Updated: Aug 18
A student asked me the other day if you can display line numbers on your VBA code. That got me to thinking about the fact that I don’t rely on line numbers any more. Back in the day, anytime a user called to report an error, the first question was always “What line number is the error on”. That was the gold standard for finding your errors. And yet, VBA doesn’t put line numbers on the code.
I realized that there are a couple of reasons why I don’t rely on line numbers any more. First, with VBA, there is a great set of debugging tools available which help you to locate the line that is having a problem. Whenever an error pops up, you can just click the “Debug” button to see which line is having a problem. You’ve also got breakpoints that you can use to help locate the problem, and a host of tools to evaluate your variables and properties. So finding the source of the problem isn’t as difficult as it used to be.
Second, VBA programs tend to be comprised of small blocks of code, rather than one behemoth program. Back when I was writing code in COBOL, for example, a single program could be hundreds of lines long. In VBA, that is certainly possible, but there is a tendency instead to break the program down into smaller components. You then call the components as you need them. This makes it a lot easier to find and fix your errors. By creating these little pieces, you can write, debug and test each individual unit before putting all of them together. It’s much easier to find your bugs when you are only working with a couple dozen lines of code in a single procedure. This tendency to write code in bite-sized pieces makes those line numbers less necessary.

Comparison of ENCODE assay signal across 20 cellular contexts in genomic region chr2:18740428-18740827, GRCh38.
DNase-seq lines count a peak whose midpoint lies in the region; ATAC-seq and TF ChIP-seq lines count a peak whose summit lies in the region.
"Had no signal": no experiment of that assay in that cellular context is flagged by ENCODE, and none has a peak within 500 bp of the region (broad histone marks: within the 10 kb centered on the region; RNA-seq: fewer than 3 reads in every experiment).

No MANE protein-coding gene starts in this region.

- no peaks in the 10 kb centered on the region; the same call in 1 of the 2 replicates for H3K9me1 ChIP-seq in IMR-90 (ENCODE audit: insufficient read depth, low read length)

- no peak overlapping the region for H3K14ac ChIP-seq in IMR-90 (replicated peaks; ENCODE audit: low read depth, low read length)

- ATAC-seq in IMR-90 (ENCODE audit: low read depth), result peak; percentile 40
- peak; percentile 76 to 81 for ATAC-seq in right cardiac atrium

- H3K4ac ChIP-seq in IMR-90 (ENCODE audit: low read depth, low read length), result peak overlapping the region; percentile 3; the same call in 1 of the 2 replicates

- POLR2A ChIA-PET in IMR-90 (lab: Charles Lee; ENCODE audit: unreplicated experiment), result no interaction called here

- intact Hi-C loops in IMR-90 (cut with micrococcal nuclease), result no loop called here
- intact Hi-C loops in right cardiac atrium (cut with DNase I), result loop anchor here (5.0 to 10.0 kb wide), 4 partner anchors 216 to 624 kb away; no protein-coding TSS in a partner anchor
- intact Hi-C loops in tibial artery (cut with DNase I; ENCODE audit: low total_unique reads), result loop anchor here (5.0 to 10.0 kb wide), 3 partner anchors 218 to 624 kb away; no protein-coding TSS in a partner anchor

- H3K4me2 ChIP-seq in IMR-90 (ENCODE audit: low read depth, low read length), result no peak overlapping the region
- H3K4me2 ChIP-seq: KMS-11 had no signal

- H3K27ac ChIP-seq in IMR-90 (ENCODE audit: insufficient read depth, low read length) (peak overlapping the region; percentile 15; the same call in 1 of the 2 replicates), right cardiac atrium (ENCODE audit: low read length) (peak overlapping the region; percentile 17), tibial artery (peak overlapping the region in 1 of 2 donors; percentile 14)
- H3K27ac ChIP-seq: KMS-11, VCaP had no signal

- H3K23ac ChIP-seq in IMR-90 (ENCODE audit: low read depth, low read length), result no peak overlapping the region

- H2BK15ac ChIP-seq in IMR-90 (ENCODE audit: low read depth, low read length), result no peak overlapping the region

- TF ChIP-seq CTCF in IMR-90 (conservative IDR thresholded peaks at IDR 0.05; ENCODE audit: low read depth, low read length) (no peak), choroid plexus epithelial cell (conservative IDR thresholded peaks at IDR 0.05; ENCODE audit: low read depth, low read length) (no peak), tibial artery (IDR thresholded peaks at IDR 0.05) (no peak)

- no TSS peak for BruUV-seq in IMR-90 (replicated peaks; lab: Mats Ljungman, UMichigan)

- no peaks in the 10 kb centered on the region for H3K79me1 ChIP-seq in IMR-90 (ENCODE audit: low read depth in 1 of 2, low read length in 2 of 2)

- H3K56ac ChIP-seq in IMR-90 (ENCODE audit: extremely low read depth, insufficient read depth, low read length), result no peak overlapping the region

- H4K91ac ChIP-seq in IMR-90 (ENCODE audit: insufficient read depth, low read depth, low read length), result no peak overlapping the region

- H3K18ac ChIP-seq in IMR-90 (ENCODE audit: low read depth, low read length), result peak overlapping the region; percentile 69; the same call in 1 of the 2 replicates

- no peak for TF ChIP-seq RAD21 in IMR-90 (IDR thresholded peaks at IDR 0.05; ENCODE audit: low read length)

That said, it’s still a good idea to add some location information to any error handling that you write for your programs. In each error handling routine, consider mentioning the name of the procedure. That might look something like this:
Sub MyWonderfulProcedure() On Error Goto ErrHandler ‘ Lots of useful code here Exit Sub ErrHandler: Msgbox “Error occurred in procedure MyWonderfulProcedure.” & vblf & _ Err.Description End Sub
The only problem with this approach is that if you are fond of copying and pasting your error handling code (as I am), you have to be careful to remember to change the name of the procedure.
There is another alternative that goes back to those line numbers. Although VBA won’t put line numbers on the code for you, you can manually add line numbers, and then use the “erl” function to retrieve them. Here’s what that would look like:
Sub MyWonderfulProcedure() On Error Goto ErrHandler 100: ‘ Lots of useful code here Exit Sub ErrHandler: Msgbox “Error occurred in procedure MyWonderfulProcedure.” & vblf & _ Err.Description & vblf & _ “Line number: “ & Erl End Sub
The first thing I had to do was create a line number. I did that by typing in “100:”. Notice the colon after the number? That makes this a label. That helps VBA to understand that it shouldn’t try to execute that part of the line. Take note also of the use of the “erl” object in the error handler. That object returns the last line number for you. Notice I said the “last” line number? That means you don’t have to number every line. If you want, you could assign a different “line number” to each procedure. Or you could decide to only put line numbers on lines that you think are likely to run into problems. Or maybe you’ll just put a number approximately every 10 lines, so that you’ll at least be in the ballpark.
So if you decide you just can’t live without the line numbers, here’s a way to get them back.
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About the Author
Kimberlee Martin is the owner of North Port Solutions and has 30 years of business experience. She's worked with several programming languages and database tools over the years, with her favorites being Microsoft Excel VBA, SQL Server, and Visual C#. Her passion is helping small businesses gain insights into their business with effective reporting and data management.
Contact Kim at email@example.com.
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